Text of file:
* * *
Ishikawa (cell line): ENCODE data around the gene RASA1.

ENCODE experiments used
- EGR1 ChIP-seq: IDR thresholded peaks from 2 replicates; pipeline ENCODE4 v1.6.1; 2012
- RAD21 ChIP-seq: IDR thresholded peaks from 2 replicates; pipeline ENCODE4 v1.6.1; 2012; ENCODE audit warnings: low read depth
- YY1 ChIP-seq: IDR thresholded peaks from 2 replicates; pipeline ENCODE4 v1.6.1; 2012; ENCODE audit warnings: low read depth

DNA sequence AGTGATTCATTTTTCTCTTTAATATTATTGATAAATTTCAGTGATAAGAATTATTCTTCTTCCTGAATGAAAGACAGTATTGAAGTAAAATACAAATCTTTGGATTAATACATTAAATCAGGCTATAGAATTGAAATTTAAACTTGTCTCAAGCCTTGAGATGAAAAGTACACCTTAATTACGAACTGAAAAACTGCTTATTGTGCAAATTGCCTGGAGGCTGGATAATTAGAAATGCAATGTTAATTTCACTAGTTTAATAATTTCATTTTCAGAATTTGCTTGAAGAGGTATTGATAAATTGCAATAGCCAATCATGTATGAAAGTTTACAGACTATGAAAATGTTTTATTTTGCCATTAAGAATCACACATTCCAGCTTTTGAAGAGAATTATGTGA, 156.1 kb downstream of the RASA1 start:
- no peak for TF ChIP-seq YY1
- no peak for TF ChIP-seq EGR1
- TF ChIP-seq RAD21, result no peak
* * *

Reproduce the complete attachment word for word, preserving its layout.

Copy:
Ishikawa (cell line): ENCODE data around the gene RASA1.

ENCODE experiments used
- EGR1 ChIP-seq: IDR thresholded peaks from 2 replicates; pipeline ENCODE4 v1.6.1; 2012
- RAD21 ChIP-seq: IDR thresholded peaks from 2 replicates; pipeline ENCODE4 v1.6.1; 2012; ENCODE audit warnings: low read depth
- YY1 ChIP-seq: IDR thresholded peaks from 2 replicates; pipeline ENCODE4 v1.6.1; 2012; ENCODE audit warnings: low read depth

DNA sequence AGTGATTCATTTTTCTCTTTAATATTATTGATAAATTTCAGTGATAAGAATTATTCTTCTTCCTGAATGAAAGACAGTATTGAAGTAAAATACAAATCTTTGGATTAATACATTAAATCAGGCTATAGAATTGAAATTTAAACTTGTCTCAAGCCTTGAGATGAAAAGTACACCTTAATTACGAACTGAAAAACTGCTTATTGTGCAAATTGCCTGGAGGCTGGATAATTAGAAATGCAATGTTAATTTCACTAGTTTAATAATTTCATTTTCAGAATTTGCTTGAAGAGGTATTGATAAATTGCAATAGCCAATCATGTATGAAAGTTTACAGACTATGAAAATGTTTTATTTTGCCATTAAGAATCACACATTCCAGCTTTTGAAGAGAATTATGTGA, 156.1 kb downstream of the RASA1 start:
- no peak for TF ChIP-seq YY1
- no peak for TF ChIP-seq EGR1
- TF ChIP-seq RAD21, result no peak